Prague, 22 February 1999 (RFE/RL) -- Pope John Paul II may be about to fulfill a long-held ambition by making the first-ever visit by the head of the Catholic Church to a predominantly Orthodox country.
This month, both Romania and Ukraine have repeated earlier invitations, but this time conditions seem favorable for such visits to take place. And on 16 February Vatican officials announced that a papal visit to Armenia later this year is also being considered. The vast majority of the population of Armenia belongs, at least nominally, to the Armenian Apostolic Church, a member of the Oriental family of Eastern Christian Churches.
The Romanian visit may well take place soon. The Pope would never visit a country without invitations from both the government and the dominant religious community, and in the case of Romania, the long-standing government invitation (first extended by former President Ion Iliescu in 1991) has now been complemented by one from the Romanian Orthodox Church, to which 80 percent of the 22 million-strong population belongs, at least nominally.
"Given the ecumenical international relations between the Romanian Orthodox and Roman Catholic Church and a recent letter addressed by the Pope to the patriarch saying he wishes to come soon to Romania, the synod considers that Patriarch Teoctist can address the invitation," a 4 February statement declared.
The patriarch subsequently issued the invitation, which the Vatican's chief spokesman Joaquin Navarro-Valls said the Pope had accepted. Navarro-Valls added that "the date and agenda of the trip have not yet been defined," but Italian media reports and Romania's ambassador to the Vatican suggested it will take place in early May. Ambassador Teodor Baconsky told Romanian Radio that the visit will last two days and be confined to Bucharest, adding that the Pope will meet President Emil Constantinescu and Patriarch Teoctist and hold an ecumenical service and a Roman Catholic mass.
Whether such a circumscribed visit would satisfy the Pope remains to be seen. Much of his flock in Romania is to be found in Transylvania, the home of the Eastern-rite Catholic Church. Many of the Latin-rite Catholics, especially the ethnic Hungarians and Germans, also live in Transylvania.
Although arguments over ownership of some 2,000 former Catholic churches handed to the Orthodox after 1948 have largely remained unresolved, the improved atmosphere over the past year has led to a serious attempt on either side to resolve the squabbles over property.
The invitation to Ukraine is likely to be more problematic, in terms of both agenda and scheduling. The 10 February announcement that President Leonid Kuchma had issued an invitation, personally handed to the Pope by Prime Minister Valery Pustovoytenko on a recent visit, leaves unanswered the question of how the Ukrainian Orthodox will respond.
With the Orthodox forming the vast majority of the population outside western Ukraine (the heartland of the 5 million-strong Eastern-rite Catholic Church), the Pope will have to tread warily.
Moreover, matters are complicated by the bitter divisions within the Orthodox Church in Ukraine, which has split into three main factions.
The Vatican follows the lead of the rest of the Orthodox world in recognizing the Ukrainian Church loyal to the Moscow Patriarchate (headed by Metropolitan Volodymyr Sabodan) as the canonical Orthodox Church.
And another complicating factor are upcoming elections: since the Pope would not visit a country ahead of such vote, for fear of seeming to endorse any candidates, so any visit to Ukraine will have to be fitted in after presidential elections in October and November but before the end of the year, as the Vatican has declared 2000 a jubilee year during which the Pope will not maintain his customary heavy travel schedule.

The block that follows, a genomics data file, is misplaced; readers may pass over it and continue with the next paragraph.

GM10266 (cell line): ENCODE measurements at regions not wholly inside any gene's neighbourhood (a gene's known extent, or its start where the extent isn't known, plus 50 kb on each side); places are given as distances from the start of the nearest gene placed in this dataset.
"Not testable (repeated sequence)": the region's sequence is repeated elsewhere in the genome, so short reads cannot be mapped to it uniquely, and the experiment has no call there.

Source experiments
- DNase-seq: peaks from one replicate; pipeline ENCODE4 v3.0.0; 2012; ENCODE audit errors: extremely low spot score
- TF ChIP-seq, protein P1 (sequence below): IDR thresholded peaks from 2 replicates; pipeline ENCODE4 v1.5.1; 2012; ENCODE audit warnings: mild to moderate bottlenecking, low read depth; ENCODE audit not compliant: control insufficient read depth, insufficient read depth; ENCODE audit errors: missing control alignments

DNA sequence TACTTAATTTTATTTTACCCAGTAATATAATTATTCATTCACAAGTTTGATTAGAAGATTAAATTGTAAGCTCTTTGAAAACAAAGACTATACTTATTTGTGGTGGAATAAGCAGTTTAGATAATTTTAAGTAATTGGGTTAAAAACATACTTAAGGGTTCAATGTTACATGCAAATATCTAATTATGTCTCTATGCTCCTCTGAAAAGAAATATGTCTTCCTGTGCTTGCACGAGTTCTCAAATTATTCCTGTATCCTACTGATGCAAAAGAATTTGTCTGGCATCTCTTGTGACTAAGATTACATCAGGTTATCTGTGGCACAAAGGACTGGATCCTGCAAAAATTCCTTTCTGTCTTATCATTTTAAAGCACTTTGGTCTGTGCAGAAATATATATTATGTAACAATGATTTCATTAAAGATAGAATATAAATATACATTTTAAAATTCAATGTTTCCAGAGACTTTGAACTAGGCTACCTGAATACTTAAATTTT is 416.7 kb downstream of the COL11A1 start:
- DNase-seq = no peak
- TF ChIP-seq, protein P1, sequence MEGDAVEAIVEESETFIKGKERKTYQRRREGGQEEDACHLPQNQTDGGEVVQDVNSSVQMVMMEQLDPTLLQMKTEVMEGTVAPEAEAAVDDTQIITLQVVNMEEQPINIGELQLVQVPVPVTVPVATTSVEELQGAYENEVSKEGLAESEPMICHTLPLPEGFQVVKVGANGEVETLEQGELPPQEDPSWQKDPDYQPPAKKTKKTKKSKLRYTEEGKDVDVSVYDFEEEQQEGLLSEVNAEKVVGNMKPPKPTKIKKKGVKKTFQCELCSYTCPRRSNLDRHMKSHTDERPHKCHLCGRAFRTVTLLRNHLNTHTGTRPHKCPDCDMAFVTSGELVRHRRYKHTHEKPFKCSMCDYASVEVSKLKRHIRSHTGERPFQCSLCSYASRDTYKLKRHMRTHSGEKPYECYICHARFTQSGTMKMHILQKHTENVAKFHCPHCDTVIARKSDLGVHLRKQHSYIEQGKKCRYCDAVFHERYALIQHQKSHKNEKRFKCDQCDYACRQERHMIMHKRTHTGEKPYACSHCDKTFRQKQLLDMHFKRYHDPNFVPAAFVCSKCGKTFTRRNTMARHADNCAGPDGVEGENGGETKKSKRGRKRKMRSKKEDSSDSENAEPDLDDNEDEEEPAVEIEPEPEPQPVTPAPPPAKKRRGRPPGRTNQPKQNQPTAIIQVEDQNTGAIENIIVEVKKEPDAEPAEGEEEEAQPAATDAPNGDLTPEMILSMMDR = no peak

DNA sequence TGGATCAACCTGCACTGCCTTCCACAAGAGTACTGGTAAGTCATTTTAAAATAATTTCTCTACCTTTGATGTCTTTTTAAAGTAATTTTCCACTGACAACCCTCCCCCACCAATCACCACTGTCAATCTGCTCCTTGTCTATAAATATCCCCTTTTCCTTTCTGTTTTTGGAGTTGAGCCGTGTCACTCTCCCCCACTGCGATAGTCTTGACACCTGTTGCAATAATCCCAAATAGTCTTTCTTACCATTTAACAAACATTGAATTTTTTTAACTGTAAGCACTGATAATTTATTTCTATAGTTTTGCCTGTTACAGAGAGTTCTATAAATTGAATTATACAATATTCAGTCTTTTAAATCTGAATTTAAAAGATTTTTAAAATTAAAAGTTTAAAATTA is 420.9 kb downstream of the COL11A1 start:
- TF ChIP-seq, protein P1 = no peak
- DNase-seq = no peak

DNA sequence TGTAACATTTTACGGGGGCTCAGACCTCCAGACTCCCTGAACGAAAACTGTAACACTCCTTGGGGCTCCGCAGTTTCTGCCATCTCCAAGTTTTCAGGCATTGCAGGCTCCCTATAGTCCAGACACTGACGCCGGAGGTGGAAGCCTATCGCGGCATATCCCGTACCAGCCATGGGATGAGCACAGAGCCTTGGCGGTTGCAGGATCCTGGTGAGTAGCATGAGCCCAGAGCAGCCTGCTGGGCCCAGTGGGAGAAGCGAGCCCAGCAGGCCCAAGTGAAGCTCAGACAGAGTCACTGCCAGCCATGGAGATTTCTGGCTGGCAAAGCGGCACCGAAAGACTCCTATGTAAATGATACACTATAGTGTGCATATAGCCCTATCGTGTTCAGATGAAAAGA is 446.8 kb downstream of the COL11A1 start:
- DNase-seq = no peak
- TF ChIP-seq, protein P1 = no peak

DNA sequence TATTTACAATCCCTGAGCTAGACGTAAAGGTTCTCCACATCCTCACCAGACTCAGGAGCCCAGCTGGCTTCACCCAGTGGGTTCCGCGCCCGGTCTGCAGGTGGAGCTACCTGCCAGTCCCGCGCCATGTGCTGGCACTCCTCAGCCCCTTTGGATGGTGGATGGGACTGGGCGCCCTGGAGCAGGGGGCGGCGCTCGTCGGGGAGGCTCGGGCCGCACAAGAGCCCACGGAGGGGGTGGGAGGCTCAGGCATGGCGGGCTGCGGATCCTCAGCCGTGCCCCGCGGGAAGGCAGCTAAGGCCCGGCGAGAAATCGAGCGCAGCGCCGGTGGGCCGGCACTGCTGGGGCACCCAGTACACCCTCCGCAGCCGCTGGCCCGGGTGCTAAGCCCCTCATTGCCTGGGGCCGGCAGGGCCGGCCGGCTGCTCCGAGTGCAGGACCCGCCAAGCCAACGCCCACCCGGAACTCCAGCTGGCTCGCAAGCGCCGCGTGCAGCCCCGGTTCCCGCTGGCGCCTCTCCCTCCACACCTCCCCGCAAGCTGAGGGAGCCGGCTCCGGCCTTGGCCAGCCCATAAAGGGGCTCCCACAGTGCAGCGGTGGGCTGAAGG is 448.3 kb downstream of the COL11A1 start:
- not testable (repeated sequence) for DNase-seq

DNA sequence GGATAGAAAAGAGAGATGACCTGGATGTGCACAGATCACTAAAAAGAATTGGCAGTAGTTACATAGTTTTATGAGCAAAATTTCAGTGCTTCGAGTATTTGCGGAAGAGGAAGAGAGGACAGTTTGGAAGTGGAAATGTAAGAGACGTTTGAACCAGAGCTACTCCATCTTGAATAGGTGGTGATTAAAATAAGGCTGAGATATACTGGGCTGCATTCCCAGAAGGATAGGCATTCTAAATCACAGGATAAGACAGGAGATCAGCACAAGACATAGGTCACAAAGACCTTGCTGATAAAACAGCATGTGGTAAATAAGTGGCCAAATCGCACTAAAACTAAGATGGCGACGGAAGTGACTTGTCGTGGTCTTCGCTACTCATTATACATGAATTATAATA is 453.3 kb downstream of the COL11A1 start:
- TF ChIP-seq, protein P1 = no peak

The Pope has long wanted to seek to reconcile the two halves of historical Christianity. His fourth foreign pilgrimage as Pope, in November 1979, had been to Istanbul to visit Ecumenical Patriarch Dimitrios. His 1985 encyclical Slavorum Apostoli (Apostles of the Slavs) praised the two Slavic saints Cyril and Methodius and urged a return to the undivided European Church, which had existed before the 1054 schism.
In a 1985 speech, the Pope had declared: "The Church must learn to breathe again with its two lungs--the Eastern one and the Western one."
But the existence of Eastern-rite Catholic Churches-- which retain Orthodox-style liturgy while acknowledging the jurisdiction of the Pope--has long been a source of tension between the Catholic and Orthodox Churches. The recent reemergence of Eastern-rite Catholic Churches that had been banned under communism annoyed the Orthodox Churches, which regard them as traitors to Orthodoxy, and fueled accusations of Vatican "proselytism" in the Orthodox world.
Partly in response to such accusations, relations between the Orthodox Churches and the Vatican have cooled. The head of the largest Orthodox Church, Patriarch Aleksii II of Moscow and All-Russia, has several times torpedoed projected meetings with Pope John Paul, although the most senior Orthodox hierarch, the Ecumenical Patriarch Bartholomew, has continued to hold meetings with the Pontiff.
John Paul II has made numerous pilgrimages to countries where Catholics are in a minority and has even visited states such as Muslim Morocco and Lutheran Finland, where Catholics do not even make up 1 percent of the population. But with Orthodox passions running against the Vatican, a papal visit to an Orthodox country would have been unthinkable until recently.
The influence of the Orthodox Churches over the governments in their countries had in effect erected a new Iron Curtain. This year appears to offer the best hope yet for Pope John Paul II to push back that curtain.
(The author writes on religious affairs in Eastern Europe).